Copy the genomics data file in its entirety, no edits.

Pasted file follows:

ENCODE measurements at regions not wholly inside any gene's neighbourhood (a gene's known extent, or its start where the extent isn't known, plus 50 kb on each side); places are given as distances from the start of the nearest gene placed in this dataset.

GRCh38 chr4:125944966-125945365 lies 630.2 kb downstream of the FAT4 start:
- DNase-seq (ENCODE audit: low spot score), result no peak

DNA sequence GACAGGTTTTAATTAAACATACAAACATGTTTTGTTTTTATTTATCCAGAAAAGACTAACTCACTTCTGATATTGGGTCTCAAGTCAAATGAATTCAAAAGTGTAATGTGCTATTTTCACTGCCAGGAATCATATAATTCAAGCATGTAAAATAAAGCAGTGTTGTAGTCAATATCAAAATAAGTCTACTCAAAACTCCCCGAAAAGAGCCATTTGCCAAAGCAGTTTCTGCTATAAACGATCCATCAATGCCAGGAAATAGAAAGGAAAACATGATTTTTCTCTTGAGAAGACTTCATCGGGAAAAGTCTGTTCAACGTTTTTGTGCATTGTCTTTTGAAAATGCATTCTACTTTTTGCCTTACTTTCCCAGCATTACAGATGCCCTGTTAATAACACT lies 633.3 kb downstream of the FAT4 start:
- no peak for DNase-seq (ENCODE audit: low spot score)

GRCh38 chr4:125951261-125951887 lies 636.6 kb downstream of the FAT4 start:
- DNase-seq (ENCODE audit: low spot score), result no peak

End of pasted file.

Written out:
ENCODE measurements at regions not wholly inside any gene's neighbourhood (a gene's known extent, or its start where the extent isn't known, plus 50 kb on each side); places are given as distances from the start of the nearest gene placed in this dataset.

GRCh38 chr4:125944966-125945365 lies 630.2 kb downstream of the FAT4 start:
- DNase-seq (ENCODE audit: low spot score), result no peak

DNA sequence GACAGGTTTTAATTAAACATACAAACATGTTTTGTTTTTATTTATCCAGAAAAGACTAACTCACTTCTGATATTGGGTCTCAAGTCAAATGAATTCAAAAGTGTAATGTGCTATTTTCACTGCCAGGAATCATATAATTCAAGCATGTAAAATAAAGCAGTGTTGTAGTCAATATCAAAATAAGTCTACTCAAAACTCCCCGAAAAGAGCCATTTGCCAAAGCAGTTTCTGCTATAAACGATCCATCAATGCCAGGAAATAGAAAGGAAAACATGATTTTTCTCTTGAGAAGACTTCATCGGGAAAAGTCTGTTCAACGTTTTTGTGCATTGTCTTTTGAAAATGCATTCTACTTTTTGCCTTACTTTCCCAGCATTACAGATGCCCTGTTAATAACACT lies 633.3 kb downstream of the FAT4 start:
- no peak for DNase-seq (ENCODE audit: low spot score)

GRCh38 chr4:125951261-125951887 lies 636.6 kb downstream of the FAT4 start:
- DNase-seq (ENCODE audit: low spot score), result no peak